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Yellow StarYellow StarYellow StarYellow StarYellow StarYellow StarYellow StarYellow StarYellow StarYellow StarSeptember 3, 2020
CampingGreat!

I did this trail backwards(dropped in by Jacob Hamblin Arch). The first day we hiked 8.5 miles to the last camping area almost to the Escalante River. The 2nd day we had to hike up the crazy sand hill! The teenagers and other 2 dads(both are avid hikers) did great but it was a really struggle for me. If you are going this direction make sure you have LOTS of water because once you start heading out there is nothing for 3-4 miles. Overall it was fun and I really enjoyed the trail!! There is a bathroom in the gulch so you don’t have to pack out your human waste. Water was clear and with a filter had no problems of drinking it. We parked one car at both drop spots and they saved 3 miles of walking in the desert sun.

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Yellow StarYellow StarYellow StarYellow StarYellow StarYellow StarYellow StarYellow StarGray StarGray StarAugust 29, 2020
HikingNo shade

The hike was great. It was too exhausting because of the warm weather plus no shade. Make sure to bring enough liquid to make it through the whole hike.

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Yellow StarYellow StarYellow StarYellow StarYellow StarYellow StarYellow StarYellow StarYellow StarYellow StarAugust 26, 2020
Hiking

Definitely end at the water tanks. Don’t start there. Also. You only need a 30ft rope to help lower packs. None of this 150ft nonsense. Follow gps until you’re in the gulch at the river. There are a few spots that look like the trail, but they’re not. Like when you first drop into the gulch, it looks like you should go to the right of the giant rock tower (you’ll know what I mean), but you actually need to go to the left. Save yourself the time that we wasted. It would help to start early, as the first few miles are completely exposed and the heat is brutal. But with water it’s manageable.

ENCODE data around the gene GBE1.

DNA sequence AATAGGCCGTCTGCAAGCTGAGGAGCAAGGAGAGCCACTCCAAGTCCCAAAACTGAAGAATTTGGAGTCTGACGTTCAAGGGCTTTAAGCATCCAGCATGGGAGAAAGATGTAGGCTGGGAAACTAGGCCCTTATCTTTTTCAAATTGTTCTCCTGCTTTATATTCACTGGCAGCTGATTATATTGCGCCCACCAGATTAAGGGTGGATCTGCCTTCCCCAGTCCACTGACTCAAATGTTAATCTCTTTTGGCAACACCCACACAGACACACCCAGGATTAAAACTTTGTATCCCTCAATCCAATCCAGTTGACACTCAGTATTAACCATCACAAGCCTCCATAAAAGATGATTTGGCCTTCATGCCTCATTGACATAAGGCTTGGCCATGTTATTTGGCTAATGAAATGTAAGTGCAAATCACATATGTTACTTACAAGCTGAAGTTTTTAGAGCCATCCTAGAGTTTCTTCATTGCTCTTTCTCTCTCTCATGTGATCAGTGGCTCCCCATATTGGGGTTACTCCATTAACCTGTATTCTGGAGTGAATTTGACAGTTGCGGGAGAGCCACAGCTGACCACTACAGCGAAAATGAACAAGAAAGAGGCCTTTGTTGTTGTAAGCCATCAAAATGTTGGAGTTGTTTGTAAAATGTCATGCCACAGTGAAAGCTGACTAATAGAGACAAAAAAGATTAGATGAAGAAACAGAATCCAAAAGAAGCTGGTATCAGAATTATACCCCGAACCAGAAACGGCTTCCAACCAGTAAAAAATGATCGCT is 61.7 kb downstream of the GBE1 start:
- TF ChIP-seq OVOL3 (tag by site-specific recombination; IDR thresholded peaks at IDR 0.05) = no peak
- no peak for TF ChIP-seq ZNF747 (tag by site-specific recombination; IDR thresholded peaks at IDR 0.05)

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Yellow StarYellow StarYellow StarYellow StarYellow StarYellow StarGray StarGray StarGray StarGray StarAugust 23, 2020
HikingScramble

Not one of my favorite hikes but take that statement with a grain of salt, because we did this hike clockwise in order to set a rope, just in case we decided to go in and out at Jacobs (there was no rope when we were there, so don’t count on one being there). A few things I wish I’d known before the hike: 1) there’s a long dune hike right after crack in the wall, so going up that wasn’t fun. 2) the trail was hard to find while in the gulch (at least going our direction) and we constantly had to search and correct ourselves. Always choose the water path if you have the choice 3) the climb at jacob’s arch is fine without a rope if you have a day pack and are an able-bodied person, but I’d recommend a fixed rope if you have a heavy backpack (climb had a positive face was < 5.5 imo). 4) the water becomes grey with clay around mile 8, if you’re going counter-clockwise. We filtered and drank it without upset stomachs, but weren’t thrilled about it. 5) the 2.5 mile walk between parking lots had no shade and was through soft sand (my outback would not have made the drive beyond the water tank and barely made it to the water tank). After a long day of hiking, this portion felt like eternity. As I said above, take this review with a grain of salt. We did this in August and backwards, so maybe it’s a completely different experience in other circumstances.